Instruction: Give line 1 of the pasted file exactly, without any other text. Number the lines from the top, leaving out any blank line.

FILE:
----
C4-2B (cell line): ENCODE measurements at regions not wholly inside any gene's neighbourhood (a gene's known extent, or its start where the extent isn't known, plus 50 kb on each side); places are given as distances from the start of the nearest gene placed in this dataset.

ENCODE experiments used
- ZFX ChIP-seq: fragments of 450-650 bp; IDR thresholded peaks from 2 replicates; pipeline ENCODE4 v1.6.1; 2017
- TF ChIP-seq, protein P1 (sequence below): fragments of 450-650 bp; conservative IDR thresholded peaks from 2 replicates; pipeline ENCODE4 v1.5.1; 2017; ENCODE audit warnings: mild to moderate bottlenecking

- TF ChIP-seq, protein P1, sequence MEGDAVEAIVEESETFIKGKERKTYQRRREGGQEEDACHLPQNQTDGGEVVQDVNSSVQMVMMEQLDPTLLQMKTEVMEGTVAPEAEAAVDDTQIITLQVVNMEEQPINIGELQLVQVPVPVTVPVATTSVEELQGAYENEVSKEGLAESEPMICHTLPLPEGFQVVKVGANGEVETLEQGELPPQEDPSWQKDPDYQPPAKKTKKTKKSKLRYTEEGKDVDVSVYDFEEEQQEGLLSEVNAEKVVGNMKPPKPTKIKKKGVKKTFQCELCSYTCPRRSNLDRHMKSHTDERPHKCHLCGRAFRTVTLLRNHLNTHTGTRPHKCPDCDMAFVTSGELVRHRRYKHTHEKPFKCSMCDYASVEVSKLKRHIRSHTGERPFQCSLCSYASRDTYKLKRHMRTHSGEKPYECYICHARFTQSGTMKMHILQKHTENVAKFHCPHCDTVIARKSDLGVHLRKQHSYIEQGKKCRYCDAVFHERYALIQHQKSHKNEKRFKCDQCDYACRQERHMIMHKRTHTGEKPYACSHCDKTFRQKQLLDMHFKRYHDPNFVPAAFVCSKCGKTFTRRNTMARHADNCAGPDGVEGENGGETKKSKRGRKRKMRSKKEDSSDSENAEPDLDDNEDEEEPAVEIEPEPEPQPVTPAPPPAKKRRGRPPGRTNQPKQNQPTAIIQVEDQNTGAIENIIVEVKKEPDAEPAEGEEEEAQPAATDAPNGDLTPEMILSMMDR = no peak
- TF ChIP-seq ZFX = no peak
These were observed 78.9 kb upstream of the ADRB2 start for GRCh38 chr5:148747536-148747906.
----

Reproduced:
C4-2B (cell line): ENCODE measurements at regions not wholly inside any gene's neighbourhood (a gene's known extent, or its start where the extent isn't known, plus 50 kb on each side); places are given as distances from the start of the nearest gene placed in this dataset.